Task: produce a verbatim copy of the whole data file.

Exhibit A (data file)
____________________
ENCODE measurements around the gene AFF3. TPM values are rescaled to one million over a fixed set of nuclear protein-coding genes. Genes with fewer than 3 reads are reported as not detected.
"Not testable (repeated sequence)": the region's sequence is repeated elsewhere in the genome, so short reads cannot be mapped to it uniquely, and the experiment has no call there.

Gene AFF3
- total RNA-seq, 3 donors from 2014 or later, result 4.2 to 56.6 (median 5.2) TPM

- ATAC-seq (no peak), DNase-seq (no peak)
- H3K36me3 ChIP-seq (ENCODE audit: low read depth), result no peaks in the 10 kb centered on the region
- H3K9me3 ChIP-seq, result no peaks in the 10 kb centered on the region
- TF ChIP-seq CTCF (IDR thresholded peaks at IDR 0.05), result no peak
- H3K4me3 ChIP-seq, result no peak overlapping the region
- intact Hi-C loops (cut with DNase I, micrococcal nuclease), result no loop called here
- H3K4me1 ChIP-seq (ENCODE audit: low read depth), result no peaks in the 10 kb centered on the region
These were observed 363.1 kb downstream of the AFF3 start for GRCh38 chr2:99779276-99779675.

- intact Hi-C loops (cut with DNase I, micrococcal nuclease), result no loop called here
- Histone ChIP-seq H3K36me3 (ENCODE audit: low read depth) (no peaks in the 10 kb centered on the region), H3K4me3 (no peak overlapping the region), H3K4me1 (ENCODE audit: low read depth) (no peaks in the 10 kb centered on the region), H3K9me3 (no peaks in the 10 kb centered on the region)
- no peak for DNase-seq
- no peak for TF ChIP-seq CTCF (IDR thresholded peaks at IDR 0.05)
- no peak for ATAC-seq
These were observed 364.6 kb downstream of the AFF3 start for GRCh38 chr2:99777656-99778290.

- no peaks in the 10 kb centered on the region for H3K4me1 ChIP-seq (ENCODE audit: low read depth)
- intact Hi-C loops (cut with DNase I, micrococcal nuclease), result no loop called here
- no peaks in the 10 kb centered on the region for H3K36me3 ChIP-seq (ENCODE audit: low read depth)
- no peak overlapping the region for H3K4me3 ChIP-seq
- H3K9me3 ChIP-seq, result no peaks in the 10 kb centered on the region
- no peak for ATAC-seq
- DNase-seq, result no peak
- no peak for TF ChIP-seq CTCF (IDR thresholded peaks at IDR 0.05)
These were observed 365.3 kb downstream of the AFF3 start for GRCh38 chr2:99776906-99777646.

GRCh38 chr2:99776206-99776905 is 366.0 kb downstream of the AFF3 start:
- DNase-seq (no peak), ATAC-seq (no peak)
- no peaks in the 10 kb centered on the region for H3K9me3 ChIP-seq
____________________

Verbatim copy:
ENCODE measurements around the gene AFF3. TPM values are rescaled to one million over a fixed set of nuclear protein-coding genes. Genes with fewer than 3 reads are reported as not detected.
"Not testable (repeated sequence)": the region's sequence is repeated elsewhere in the genome, so short reads cannot be mapped to it uniquely, and the experiment has no call there.

Gene AFF3
- total RNA-seq, 3 donors from 2014 or later, result 4.2 to 56.6 (median 5.2) TPM

- ATAC-seq (no peak), DNase-seq (no peak)
- H3K36me3 ChIP-seq (ENCODE audit: low read depth), result no peaks in the 10 kb centered on the region
- H3K9me3 ChIP-seq, result no peaks in the 10 kb centered on the region
- TF ChIP-seq CTCF (IDR thresholded peaks at IDR 0.05), result no peak
- H3K4me3 ChIP-seq, result no peak overlapping the region
- intact Hi-C loops (cut with DNase I, micrococcal nuclease), result no loop called here
- H3K4me1 ChIP-seq (ENCODE audit: low read depth), result no peaks in the 10 kb centered on the region
These were observed 363.1 kb downstream of the AFF3 start for GRCh38 chr2:99779276-99779675.

- intact Hi-C loops (cut with DNase I, micrococcal nuclease), result no loop called here
- Histone ChIP-seq H3K36me3 (ENCODE audit: low read depth) (no peaks in the 10 kb centered on the region), H3K4me3 (no peak overlapping the region), H3K4me1 (ENCODE audit: low read depth) (no peaks in the 10 kb centered on the region), H3K9me3 (no peaks in the 10 kb centered on the region)
- no peak for DNase-seq
- no peak for TF ChIP-seq CTCF (IDR thresholded peaks at IDR 0.05)
- no peak for ATAC-seq
These were observed 364.6 kb downstream of the AFF3 start for GRCh38 chr2:99777656-99778290.

- no peaks in the 10 kb centered on the region for H3K4me1 ChIP-seq (ENCODE audit: low read depth)
- intact Hi-C loops (cut with DNase I, micrococcal nuclease), result no loop called here
- no peaks in the 10 kb centered on the region for H3K36me3 ChIP-seq (ENCODE audit: low read depth)
- no peak overlapping the region for H3K4me3 ChIP-seq
- H3K9me3 ChIP-seq, result no peaks in the 10 kb centered on the region
- no peak for ATAC-seq
- DNase-seq, result no peak
- no peak for TF ChIP-seq CTCF (IDR thresholded peaks at IDR 0.05)
These were observed 365.3 kb downstream of the AFF3 start for GRCh38 chr2:99776906-99777646.

GRCh38 chr2:99776206-99776905 is 366.0 kb downstream of the AFF3 start:
- DNase-seq (no peak), ATAC-seq (no peak)
- no peaks in the 10 kb centered on the region for H3K9me3 ChIP-seq